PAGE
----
I respect my dog's opinions. She's great at reading people:
she loves the cool ones, ignores the stupid ones, and growls
at the crazies. She's also got impeccable taste in music, which
means that when I put in a new CD and she perks up, I perk up.
So, it's a cold, rainy, lazy Sunday afternoon. My dog and I are
lying comatose on the bed, and I put in this EP Youth City
Fire by Chicago newcomers The Narrator. Almost immediately,
before I really even give the disc a chance, I begin to dismiss
it. Blah, blah, blah, another emo band. Ho-hum. "Oh well,"
I think to myself, "At least I'll get some nap time in."
But my dog's ears pop up, and she begins to look intently at the
stereo, then at me.
"Wait a minute," she says, "You should listen
to this one."
"Oh, come on, Cadence, it's just another stupid, lo-fi
"No, there's something to this. It makes me want to destroy
So while my dog is shredding her pillow to pieces in her own
imaginary mosh pit, I'm giving the EP a closer listen. Cadence
isn't the only one growling; attitude drips from these songs like
saliva from a rabid fang. These guys bring with them the feral
passion of the Detachment Kit, the sarcastic sneer of the
Panthers, ...Trail of Dead's chaotic rhythms and frenetic
guitars, and the Violent Femmes' blatant disregard for
such Victorian concepts as being "in key." And if you
don't like it, you can fuck off.
The album starts off with "Culture/Clash", a song that
channels the spirit of the Toys'R'Us theme song, complaining about
the evils of leaving childhood behind and entering the adult world.
With lyrics like, "If I trade in my youth/I better get something
in return," combined with screeching guitars and drums that
seem to lash out, you can almost see the band being dragged, kicking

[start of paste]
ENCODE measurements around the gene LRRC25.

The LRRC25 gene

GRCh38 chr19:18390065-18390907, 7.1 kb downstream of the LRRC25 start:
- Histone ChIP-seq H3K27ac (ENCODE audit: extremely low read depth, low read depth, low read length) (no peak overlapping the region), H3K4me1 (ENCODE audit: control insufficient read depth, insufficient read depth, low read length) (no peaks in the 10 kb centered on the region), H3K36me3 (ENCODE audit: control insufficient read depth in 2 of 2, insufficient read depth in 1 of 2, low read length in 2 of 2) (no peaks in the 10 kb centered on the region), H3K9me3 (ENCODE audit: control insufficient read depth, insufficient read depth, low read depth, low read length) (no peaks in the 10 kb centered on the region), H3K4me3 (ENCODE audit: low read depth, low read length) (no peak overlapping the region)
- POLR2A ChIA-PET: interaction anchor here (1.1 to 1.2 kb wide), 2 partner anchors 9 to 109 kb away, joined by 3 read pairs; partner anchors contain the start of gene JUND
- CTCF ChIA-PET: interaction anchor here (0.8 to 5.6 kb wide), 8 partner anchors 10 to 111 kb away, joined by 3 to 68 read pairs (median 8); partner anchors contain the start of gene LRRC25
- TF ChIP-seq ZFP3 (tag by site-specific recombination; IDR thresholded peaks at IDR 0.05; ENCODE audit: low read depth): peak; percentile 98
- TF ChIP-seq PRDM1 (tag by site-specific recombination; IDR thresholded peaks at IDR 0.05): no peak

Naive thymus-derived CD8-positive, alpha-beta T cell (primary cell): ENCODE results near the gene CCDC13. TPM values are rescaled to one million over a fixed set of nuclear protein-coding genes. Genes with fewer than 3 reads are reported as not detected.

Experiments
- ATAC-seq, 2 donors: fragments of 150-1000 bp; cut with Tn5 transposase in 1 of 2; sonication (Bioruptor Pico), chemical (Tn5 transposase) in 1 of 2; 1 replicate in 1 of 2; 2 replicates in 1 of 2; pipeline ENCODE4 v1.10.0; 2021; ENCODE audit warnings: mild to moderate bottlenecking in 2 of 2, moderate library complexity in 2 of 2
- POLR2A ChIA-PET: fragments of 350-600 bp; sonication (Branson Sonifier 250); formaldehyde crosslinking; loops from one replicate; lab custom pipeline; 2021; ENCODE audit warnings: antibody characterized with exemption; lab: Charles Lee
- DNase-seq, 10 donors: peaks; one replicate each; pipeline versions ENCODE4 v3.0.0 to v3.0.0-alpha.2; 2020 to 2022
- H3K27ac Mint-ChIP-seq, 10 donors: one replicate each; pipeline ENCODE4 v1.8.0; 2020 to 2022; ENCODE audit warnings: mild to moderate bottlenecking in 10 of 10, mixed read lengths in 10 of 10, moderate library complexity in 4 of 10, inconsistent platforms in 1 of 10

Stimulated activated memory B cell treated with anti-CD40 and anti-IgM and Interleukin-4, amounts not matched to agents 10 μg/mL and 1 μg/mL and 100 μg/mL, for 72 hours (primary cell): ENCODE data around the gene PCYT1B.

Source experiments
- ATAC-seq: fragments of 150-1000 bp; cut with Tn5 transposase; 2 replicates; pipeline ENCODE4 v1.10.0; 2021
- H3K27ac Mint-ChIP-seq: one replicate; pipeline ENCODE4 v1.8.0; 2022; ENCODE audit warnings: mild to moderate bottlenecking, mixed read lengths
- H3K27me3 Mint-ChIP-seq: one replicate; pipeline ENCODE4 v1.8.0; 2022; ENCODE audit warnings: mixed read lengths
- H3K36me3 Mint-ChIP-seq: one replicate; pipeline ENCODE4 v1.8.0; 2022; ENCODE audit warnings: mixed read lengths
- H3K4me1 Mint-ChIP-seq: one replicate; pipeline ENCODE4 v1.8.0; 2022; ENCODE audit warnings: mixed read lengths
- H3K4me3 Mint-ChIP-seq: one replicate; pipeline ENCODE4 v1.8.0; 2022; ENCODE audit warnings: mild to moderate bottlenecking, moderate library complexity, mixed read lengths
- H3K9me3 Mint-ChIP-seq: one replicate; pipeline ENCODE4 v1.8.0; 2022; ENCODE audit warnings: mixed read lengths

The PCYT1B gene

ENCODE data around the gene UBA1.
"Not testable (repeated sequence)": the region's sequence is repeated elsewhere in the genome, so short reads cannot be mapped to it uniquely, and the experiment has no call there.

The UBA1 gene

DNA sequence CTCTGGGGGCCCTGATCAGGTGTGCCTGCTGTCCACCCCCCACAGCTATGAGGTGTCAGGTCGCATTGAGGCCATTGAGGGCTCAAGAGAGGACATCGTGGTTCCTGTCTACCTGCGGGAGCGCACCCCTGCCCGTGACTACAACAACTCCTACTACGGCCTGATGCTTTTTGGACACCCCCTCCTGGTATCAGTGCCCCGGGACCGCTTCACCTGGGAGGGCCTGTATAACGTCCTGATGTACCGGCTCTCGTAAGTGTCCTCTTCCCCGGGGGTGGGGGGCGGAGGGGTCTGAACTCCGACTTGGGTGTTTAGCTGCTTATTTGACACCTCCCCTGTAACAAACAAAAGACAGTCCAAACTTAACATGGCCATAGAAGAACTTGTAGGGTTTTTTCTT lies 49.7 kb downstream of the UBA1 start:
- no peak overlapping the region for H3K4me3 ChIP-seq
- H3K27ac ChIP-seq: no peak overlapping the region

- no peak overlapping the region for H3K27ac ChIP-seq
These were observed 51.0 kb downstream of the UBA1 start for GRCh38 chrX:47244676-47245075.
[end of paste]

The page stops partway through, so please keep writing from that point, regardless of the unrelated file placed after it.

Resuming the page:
and screaming, into adulthood. Along similar lines, the second
track "All Are Assassins" bangs out a vehement and yet
somewhat incoherent protest against living life as the waking
dead, which makes it the most nihilistic carpe diem anthem I've
I honestly have no idea what "We Call Police" is
about, but then again R.E.M. never wanted people to know
what their songs were about, either, and they did okay for themselves.
I do know that the song's persistent drums, and the recurring
phrase "perfect teeth," are hypnotic if not slightly
mind-numbing. But lest you begin to get bored, they end the
song with a loud sneeze, to snap you out of it.
Again, the fourth track is a bit difficult to understand, but
any song that starts with the lyrics, "Bad actor, I'd love
to watch you die," as "Horse With Blinders" does,
is bound to inject a little snarl into the listener's bloodstream.
You can hear the temper tantrum in the vocals and the fitful
guitars, and it kinda makes you want to throw a tantrum yourself.
Probably the most emo of all their songs, "The Electric
Slide" is a collage of the album's recurring themes of
struggle and frustration, juxtaposing a fatalistic resignation
and biting, jaded sense of humor in the lyrics against the rebellious,
angry energy of the music. The result is an inexplicably satisfying
and cohesive song that is dedicated to the proverbial young
and the restless: "This is for when your hometown feels
so foreign/Stuck in this place/This is for when your friends
seem like strangers/Stuck in this place."
The EP is now over, and my room is covered in a fine layer of
pillow stuffing. Cadence is sitting in the middle of it, panting,
with a satisfied smirk on her face and a feather stuck to her
lip. In doggie language, that's about the strongest recommendation
she could give, aside from humping the album's leg. So do what
my dog says and listen to The Narrator or she'll bite you on
the ass. They probably will too.
- Emily Strong
2. All Are Assassins
3. We Call Police
4. Horse With Blinders
5. The Electric Slide
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